• Why did you choose this program?
      • Where else did you apply?
      • How much experience did you have practicing in a particular setting prior to applying for a residency program?
      • What have you enjoyed most about the program?
      • What do you feel are the strengths/weaknesses of this program?
      • If you could change one thing, what would it be?
      • How available/supportive is your mentor(s) and/or program director?
      • How much time is dedicated to mentoring on a weekly basis?
      • Are you receiving adequate feedback?
      • What is the patient population I will see?
      • Do you like the city? What are the financial implications of living here?
      • Do you feel that the residency curriculum prepared you for the board exam? Were there any areas that you were weak in?
      • Did you use any other resources to assist in preparing for the board exam?

General questions: 

      • What do you look for in a candidate?
      • How much time is dedicated to mentoring?
      • What is this physical therapy residency program most known for?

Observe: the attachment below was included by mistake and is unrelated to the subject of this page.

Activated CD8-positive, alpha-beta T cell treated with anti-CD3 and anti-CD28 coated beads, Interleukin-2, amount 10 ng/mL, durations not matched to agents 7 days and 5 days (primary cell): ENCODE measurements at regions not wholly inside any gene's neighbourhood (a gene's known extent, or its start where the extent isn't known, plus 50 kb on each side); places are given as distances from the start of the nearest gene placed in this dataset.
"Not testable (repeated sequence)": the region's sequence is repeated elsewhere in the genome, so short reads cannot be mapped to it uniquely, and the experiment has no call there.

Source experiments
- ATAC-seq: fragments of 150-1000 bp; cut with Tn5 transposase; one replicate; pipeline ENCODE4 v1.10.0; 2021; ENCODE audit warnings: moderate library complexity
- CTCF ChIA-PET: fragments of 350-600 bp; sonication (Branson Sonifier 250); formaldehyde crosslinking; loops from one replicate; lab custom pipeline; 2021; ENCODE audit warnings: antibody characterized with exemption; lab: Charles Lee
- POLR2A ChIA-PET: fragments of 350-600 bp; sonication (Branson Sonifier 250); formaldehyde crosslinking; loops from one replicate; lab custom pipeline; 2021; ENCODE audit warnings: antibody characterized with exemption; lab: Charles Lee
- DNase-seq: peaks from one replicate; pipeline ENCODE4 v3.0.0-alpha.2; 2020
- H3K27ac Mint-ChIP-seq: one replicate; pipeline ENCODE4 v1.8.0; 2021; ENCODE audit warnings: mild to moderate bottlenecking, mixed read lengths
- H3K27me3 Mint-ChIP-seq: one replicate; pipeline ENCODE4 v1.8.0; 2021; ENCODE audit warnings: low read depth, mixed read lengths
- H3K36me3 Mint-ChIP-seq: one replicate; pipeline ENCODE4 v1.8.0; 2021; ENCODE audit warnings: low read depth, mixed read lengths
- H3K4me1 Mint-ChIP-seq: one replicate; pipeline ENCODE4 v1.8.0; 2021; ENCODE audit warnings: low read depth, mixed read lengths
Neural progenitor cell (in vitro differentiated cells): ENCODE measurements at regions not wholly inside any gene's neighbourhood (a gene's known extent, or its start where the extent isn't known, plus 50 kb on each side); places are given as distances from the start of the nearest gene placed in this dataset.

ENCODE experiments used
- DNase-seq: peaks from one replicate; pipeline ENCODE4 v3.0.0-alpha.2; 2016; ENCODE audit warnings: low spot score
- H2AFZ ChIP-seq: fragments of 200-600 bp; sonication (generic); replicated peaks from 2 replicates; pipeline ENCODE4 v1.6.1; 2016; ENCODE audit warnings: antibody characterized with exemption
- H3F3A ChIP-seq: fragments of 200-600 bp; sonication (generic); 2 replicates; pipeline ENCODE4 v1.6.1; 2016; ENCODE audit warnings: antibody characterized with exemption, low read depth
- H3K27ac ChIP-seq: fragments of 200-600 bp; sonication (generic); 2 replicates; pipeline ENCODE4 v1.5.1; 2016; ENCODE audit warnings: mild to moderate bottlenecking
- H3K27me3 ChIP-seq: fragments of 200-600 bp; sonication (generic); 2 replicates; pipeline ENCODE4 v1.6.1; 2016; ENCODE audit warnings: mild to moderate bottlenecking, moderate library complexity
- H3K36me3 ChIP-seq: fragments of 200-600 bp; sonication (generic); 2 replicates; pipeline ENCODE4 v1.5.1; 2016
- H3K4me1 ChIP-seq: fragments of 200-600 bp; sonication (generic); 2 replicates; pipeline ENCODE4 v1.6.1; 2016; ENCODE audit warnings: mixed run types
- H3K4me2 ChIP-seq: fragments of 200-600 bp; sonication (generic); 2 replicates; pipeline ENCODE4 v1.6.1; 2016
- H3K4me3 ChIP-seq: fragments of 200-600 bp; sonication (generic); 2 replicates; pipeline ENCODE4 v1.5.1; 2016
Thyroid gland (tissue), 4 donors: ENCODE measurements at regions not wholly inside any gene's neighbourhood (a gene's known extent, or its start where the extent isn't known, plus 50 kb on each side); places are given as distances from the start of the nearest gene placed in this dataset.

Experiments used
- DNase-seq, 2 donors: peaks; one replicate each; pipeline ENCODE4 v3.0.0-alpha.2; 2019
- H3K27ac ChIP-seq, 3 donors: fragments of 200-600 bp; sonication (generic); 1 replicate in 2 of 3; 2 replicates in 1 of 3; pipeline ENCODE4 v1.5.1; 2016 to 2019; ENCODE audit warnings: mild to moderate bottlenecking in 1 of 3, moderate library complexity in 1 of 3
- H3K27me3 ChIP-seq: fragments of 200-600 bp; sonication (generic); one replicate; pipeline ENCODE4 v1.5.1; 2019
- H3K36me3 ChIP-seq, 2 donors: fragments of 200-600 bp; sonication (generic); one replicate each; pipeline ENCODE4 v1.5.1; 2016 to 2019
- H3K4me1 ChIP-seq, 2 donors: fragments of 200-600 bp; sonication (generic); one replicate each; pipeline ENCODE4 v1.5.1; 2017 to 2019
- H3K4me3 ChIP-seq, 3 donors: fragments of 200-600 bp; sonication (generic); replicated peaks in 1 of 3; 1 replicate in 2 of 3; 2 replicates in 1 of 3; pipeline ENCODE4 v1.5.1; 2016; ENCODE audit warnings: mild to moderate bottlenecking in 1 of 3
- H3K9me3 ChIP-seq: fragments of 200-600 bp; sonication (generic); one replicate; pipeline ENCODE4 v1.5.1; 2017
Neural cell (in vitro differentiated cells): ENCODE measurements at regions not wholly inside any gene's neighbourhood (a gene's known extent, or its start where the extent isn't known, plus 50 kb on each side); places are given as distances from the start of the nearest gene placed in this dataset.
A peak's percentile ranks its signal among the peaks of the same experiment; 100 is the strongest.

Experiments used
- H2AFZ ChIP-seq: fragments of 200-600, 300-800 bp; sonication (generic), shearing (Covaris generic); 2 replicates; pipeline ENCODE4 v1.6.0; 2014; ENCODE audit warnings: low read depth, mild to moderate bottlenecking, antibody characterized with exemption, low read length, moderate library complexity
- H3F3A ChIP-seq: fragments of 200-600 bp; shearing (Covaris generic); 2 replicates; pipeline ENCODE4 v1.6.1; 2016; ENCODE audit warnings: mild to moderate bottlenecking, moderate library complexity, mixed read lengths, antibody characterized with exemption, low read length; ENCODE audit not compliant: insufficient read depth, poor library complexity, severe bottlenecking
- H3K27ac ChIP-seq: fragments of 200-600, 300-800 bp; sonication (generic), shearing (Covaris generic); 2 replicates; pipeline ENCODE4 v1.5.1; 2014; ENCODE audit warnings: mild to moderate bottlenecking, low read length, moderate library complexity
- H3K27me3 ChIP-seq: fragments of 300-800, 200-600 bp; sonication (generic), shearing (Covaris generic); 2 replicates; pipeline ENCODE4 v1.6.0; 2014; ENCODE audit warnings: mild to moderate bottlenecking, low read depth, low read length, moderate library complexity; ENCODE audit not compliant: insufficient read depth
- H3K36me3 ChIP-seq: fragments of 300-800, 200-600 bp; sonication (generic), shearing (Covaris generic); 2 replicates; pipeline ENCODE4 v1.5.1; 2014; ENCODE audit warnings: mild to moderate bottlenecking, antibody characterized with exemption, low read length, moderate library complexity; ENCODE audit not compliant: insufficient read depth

• If working in a sports setting – What other disciplines will I have interaction with? What sports will I be covering? How much interaction will I have with the athletes? What will my role be on-field and in the training room?
      • What is the patient mix? Describe the community demographics?
      • What kind of community outreach might I be involved in?
      • What is the relationship between this program and other specialties? Area physicians/surgeons?
      • Outside of the day-to-day residency objectives, what other learning opportunities are available through this program?


Question for the reader:
What was the most off-the-wall question you were asked during a physical therapy residency interview?


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About Shanon Fronek

Shanon Fronek
Dr. Shanon Fronek completed her B.S. in Biology at Wilmington College in 2011 and graduated from the University of Dayton in 2014 as a Doctor of Physical Therapy. Currently, she is working towards becoming a Sports Certified Specialist while completing the Sports Residency program at Saint Francis University. Dr. Fronek also holds a leadership position within the Sports Physical Therapy Section on the Public Relations Committee.